The ISO 12215 standard gives designers and builders a detailed baseline for scantlings and specific guidance regarding material selection, workshop practices and structural details pertaining to hulls, decks, rudders and rigging for mono and multihulls. These scantling guidelines relate to specific skin pressures on the hull and stresses and strains that if not appropriately addressed can affect delamination and lead to structural failures. The codes are a complex amalgamation of data, but the University of Southamptons Wolfson Unit has recently developed a software program called HullScant that makes ISO compliance for builders and designers easier to work with.
There are VHFs on the market that use Bluetooth to pair with compatible headsets, but we don't know whether they use the same Bluetooth protocol as the Oticon streaming device that you have. A call to Oticon likely would confirm. The only Bluetooth-ready VHFs weve come across are the Standard Horizons fixed-mount Quantum GX5500S (PS Best Choice, October 2009) and its HX760S handheld (PS July 2009), which has been discontinued.
There is magic in sailing. What is sometimes harder to grasp is the magic in boats. But it is there. It is undeniably there. It is there when first you step aboard and feel the boat come alive underfoot. It is there when the sails fill and quiet as you come out of the eye of the wind. And it is there when you take the tiller under a dome of stars and realize youre connected to something much, much bigger than a rudder. There IT is, as persistent as a heartbeat: a pulse, a throb, a jolt of I-cannot-explain-this magic.
This fast and handsome cruiser/racer from the 1970s is an excellent example of what made C&C Yachts such a successful company. C&C stands for George Cuthbertson & George Cassian, the design team that, in 1969, joined in partnership with Belleville Marine Yard, Hinterhoeller Ltd. and Bruckmann Manufacturing to form C&C Yachts. The company had a tumultuous history, from growing to capture an estimated 20 percent of the U.S. market during the 1970s, to suffering a devastating fire in 1994 while owned by Hong Kong businessmen Anthony Koo and Frank Chow of Wa Kwang Shipping. Along the way, they built a tremendous number of boats, not only in the racer/cruiser genre that was their mtier, but also the Landfall cruiser line, and a few oddballs such as the 1977 Mega 30 with a retractable fin keel; the Mega 30 and a handful of others simply bombed.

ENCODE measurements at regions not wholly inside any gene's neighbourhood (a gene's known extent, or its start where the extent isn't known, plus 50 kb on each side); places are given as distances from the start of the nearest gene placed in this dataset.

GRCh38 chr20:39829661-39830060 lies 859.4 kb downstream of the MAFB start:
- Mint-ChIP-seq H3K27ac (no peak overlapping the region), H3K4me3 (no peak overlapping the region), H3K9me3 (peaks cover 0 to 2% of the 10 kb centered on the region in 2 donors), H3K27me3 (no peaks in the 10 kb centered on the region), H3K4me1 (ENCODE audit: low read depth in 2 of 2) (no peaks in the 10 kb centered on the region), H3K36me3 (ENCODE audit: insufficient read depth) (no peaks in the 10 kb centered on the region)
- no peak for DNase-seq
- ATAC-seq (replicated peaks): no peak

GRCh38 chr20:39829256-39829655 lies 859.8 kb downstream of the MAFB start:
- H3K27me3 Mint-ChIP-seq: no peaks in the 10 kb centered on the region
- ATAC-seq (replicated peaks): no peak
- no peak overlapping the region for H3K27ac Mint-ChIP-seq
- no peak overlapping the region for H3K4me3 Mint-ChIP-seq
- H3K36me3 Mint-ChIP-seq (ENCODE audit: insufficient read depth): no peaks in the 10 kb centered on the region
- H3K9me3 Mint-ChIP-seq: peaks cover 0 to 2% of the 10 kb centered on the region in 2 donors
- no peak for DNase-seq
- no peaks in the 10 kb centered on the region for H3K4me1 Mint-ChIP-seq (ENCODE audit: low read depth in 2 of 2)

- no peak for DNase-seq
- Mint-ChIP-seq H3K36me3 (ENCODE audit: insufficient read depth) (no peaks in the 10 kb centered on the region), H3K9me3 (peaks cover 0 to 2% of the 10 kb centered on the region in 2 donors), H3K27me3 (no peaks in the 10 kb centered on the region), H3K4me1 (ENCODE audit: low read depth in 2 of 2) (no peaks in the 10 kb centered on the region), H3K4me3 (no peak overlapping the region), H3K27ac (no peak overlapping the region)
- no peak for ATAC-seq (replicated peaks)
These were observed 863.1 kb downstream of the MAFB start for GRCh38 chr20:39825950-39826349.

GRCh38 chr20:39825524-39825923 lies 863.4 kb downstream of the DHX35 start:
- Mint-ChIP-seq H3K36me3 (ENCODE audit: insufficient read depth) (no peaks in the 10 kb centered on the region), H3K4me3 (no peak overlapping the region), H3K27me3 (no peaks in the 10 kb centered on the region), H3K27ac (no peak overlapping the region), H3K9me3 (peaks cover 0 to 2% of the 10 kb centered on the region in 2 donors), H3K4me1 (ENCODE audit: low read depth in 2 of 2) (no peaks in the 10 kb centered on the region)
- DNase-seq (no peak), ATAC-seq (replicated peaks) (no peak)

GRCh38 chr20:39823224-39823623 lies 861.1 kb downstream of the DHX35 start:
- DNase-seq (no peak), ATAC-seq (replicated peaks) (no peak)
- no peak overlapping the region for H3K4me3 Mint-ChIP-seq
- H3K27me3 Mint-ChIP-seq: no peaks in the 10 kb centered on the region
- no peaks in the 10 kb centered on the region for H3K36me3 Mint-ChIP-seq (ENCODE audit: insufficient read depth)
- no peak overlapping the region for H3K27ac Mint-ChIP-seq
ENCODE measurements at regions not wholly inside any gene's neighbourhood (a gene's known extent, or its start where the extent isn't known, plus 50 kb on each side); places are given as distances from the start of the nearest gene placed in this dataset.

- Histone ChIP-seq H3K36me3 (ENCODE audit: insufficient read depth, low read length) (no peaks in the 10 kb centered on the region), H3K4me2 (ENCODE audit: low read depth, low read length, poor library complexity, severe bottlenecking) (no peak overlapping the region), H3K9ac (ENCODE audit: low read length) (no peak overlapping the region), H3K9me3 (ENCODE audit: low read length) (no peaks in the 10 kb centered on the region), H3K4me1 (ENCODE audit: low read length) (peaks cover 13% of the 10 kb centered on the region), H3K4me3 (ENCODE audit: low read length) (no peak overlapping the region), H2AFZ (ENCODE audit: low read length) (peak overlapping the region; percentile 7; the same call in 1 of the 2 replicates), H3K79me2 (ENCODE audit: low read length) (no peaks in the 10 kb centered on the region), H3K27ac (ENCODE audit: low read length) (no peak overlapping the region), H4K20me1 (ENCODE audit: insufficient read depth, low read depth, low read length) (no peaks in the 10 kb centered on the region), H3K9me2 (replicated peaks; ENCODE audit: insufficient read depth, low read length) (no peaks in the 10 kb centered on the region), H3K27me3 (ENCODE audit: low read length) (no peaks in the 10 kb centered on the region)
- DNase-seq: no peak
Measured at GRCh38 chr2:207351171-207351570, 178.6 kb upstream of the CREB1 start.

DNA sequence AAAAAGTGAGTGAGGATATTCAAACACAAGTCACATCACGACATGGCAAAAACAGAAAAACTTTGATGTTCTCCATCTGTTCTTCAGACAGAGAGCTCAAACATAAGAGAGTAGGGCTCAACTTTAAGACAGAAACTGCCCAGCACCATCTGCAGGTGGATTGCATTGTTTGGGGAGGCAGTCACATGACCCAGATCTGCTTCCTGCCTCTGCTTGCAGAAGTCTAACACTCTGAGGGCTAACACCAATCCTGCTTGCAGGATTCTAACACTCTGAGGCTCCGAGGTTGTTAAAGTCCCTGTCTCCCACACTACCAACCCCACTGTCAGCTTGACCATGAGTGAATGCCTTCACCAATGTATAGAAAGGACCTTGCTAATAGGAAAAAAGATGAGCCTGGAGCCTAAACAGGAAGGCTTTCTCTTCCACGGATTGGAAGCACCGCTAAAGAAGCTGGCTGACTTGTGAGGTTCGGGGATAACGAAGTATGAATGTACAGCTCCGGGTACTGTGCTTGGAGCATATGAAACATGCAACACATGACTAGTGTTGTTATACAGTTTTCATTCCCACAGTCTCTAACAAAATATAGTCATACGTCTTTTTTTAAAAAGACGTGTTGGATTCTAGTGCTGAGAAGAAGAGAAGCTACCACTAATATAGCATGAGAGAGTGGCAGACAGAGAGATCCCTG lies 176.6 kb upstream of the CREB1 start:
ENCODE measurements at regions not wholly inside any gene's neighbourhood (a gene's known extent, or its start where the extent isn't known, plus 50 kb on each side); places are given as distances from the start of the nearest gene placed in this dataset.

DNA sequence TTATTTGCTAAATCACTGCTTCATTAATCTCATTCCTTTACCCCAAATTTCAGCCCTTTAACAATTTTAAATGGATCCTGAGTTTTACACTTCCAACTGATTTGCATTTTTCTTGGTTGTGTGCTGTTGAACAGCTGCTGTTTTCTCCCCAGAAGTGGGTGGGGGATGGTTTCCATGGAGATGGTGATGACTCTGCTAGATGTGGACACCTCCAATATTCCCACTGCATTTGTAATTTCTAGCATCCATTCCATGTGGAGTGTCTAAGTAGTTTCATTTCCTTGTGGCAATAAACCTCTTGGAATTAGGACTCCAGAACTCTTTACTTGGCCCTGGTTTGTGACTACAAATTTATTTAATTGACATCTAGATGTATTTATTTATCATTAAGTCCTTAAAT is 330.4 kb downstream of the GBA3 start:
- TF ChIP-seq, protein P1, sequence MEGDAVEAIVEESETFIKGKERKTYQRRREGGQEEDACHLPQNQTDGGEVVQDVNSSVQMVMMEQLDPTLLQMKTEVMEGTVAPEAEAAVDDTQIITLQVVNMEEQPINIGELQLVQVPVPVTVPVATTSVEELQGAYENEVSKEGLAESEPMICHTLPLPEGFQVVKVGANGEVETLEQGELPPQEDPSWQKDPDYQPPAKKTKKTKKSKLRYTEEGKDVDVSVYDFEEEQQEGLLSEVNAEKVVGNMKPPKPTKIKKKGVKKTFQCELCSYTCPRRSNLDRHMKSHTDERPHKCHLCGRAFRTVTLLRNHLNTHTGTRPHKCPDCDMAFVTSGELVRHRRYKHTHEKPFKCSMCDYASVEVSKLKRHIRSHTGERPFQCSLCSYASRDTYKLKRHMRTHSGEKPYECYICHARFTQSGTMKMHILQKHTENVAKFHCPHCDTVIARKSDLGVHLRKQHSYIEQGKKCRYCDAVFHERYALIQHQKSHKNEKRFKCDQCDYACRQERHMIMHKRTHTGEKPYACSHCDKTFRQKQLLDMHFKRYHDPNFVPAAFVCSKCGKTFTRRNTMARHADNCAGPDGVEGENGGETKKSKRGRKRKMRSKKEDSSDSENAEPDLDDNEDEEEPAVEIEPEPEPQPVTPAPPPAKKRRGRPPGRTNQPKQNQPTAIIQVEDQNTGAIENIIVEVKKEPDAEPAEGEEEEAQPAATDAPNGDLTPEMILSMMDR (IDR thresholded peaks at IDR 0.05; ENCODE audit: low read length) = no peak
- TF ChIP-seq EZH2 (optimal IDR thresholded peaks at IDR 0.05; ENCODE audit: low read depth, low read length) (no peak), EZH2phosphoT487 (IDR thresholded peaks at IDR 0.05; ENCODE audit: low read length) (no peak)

Following graduation from California State Polytechnic University, naval architect Carl Schumacher spent four years working as an apprentice with Gary Mull before opening his own shop in Alameda, California, in 1977. He has since designed 37 boats ranging in size from one tonners to 50-foot world cruisers, participated in the design of the front-ruddered Americas Cup boat skippered by Tom Blackaller in the 1987 trials, and most recently designed the Alerion Express boats, which are being constructed at TPI Composites, Inc.
The Norseboat 21.5 is designed for the small-boat adventurer who likes to travel with as few mechanical encumbrances as possible. Its light weight makes it easy to tow with a mid-size car, and its shallow draft (less than 18 inches) opens up remote coastal cruising areas that bigger boats can’t reach. For those who like to explore by backpacking, bicycle, or canoe, the boat is a logical upgrade. But you don’t need a $35,000 Norseboat 21.5 to poke around the many outstanding small-boat cruising areas. Some sailors might be happier to have a renovated 38-year-old Venture 21, like the one we reviewed in the April 2011 issue, and put the $30,000 they’d save toward the next adventure. However, several important features—a contemporary, sea-kindly underbody, high-quality construction, good fit and finish, and a sensible centerboard arrangement—put the Norseboat head and shoulders above vintage trailer-sailers.
Practical Sailor tested a field of 10 tubs of paste waxes for ease of application, gloss, texture, finish, and price. Most of the products did a fairly good job of producing initial shine. The two waxes with the most glossy fiberglass test patch were not the easiest to apply nor were they the least expensive. The boat wax test included marine paste waxes and car waxes-some with carnauba-from Meguiars, Turtle Wax, 3M, Collinite, Kit, Mothers, Nu-Finish, and Star brite. You need only dip a toe into this topic to realize that there are almost as many recipes for a glossy hull as there are sailors whod rather do anything than wax their hull. As long as marketeers keep alive our hopes for a glossy finish that will last forever, there will be people who will plunk down hard-earned money for the latest and greatest gelcoat elixir. We generally define gloss as being the surface ability to reflect light. Gloss, along with ease of application and the ability to repel dirt and water, are the features that Practical Sailor focused on for this report (see "How We Tested," page 32).